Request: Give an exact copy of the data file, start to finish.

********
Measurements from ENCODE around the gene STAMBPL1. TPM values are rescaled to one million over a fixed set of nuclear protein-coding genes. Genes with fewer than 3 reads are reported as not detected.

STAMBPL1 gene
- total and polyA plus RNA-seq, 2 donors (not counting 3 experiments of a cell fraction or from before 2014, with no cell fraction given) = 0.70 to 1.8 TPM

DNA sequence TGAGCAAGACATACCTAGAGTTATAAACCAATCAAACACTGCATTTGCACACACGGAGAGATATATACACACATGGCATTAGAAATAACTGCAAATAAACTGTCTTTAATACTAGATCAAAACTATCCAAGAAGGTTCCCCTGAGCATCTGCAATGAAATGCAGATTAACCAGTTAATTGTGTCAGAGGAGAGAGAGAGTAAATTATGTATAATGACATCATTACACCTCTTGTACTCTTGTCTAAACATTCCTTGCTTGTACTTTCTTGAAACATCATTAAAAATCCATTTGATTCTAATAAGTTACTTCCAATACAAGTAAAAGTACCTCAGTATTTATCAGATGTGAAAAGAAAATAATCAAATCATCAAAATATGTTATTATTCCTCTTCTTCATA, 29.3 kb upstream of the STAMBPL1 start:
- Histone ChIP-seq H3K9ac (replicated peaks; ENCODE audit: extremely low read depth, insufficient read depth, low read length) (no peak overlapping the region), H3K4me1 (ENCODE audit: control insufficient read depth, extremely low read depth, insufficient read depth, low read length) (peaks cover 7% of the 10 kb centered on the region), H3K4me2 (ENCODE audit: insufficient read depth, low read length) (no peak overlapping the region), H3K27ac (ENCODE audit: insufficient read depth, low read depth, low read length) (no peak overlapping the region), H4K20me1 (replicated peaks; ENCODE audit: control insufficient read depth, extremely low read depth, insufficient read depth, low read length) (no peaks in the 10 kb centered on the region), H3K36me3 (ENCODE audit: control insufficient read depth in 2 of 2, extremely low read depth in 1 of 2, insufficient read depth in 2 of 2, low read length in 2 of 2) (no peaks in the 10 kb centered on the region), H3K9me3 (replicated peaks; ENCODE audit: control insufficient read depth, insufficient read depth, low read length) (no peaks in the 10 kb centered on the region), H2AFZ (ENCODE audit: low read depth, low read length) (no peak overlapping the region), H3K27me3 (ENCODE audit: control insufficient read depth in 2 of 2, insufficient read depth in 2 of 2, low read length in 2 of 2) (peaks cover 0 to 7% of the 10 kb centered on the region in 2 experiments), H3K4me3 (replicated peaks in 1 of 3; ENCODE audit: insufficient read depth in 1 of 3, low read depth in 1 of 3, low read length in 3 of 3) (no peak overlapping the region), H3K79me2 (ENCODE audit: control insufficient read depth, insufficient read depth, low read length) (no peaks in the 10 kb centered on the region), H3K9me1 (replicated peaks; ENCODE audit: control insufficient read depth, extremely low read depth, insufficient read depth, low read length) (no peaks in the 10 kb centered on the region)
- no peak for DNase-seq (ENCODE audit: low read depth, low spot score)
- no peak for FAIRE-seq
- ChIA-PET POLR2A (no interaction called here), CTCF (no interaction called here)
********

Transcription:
Measurements from ENCODE around the gene STAMBPL1. TPM values are rescaled to one million over a fixed set of nuclear protein-coding genes. Genes with fewer than 3 reads are reported as not detected.

STAMBPL1 gene
- total and polyA plus RNA-seq, 2 donors (not counting 3 experiments of a cell fraction or from before 2014, with no cell fraction given) = 0.70 to 1.8 TPM

DNA sequence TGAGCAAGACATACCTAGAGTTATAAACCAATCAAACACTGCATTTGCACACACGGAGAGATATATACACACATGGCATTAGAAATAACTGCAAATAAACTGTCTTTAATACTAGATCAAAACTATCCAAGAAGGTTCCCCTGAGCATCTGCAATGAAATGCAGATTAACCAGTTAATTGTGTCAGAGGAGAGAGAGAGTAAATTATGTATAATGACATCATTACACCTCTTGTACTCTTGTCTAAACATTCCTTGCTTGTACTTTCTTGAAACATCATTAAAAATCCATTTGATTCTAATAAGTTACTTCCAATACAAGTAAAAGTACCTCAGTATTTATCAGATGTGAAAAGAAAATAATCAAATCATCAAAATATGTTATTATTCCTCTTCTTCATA, 29.3 kb upstream of the STAMBPL1 start:
- Histone ChIP-seq H3K9ac (replicated peaks; ENCODE audit: extremely low read depth, insufficient read depth, low read length) (no peak overlapping the region), H3K4me1 (ENCODE audit: control insufficient read depth, extremely low read depth, insufficient read depth, low read length) (peaks cover 7% of the 10 kb centered on the region), H3K4me2 (ENCODE audit: insufficient read depth, low read length) (no peak overlapping the region), H3K27ac (ENCODE audit: insufficient read depth, low read depth, low read length) (no peak overlapping the region), H4K20me1 (replicated peaks; ENCODE audit: control insufficient read depth, extremely low read depth, insufficient read depth, low read length) (no peaks in the 10 kb centered on the region), H3K36me3 (ENCODE audit: control insufficient read depth in 2 of 2, extremely low read depth in 1 of 2, insufficient read depth in 2 of 2, low read length in 2 of 2) (no peaks in the 10 kb centered on the region), H3K9me3 (replicated peaks; ENCODE audit: control insufficient read depth, insufficient read depth, low read length) (no peaks in the 10 kb centered on the region), H2AFZ (ENCODE audit: low read depth, low read length) (no peak overlapping the region), H3K27me3 (ENCODE audit: control insufficient read depth in 2 of 2, insufficient read depth in 2 of 2, low read length in 2 of 2) (peaks cover 0 to 7% of the 10 kb centered on the region in 2 experiments), H3K4me3 (replicated peaks in 1 of 3; ENCODE audit: insufficient read depth in 1 of 3, low read depth in 1 of 3, low read length in 3 of 3) (no peak overlapping the region), H3K79me2 (ENCODE audit: control insufficient read depth, insufficient read depth, low read length) (no peaks in the 10 kb centered on the region), H3K9me1 (replicated peaks; ENCODE audit: control insufficient read depth, extremely low read depth, insufficient read depth, low read length) (no peaks in the 10 kb centered on the region)
- no peak for DNase-seq (ENCODE audit: low read depth, low spot score)
- no peak for FAIRE-seq
- ChIA-PET POLR2A (no interaction called here), CTCF (no interaction called here)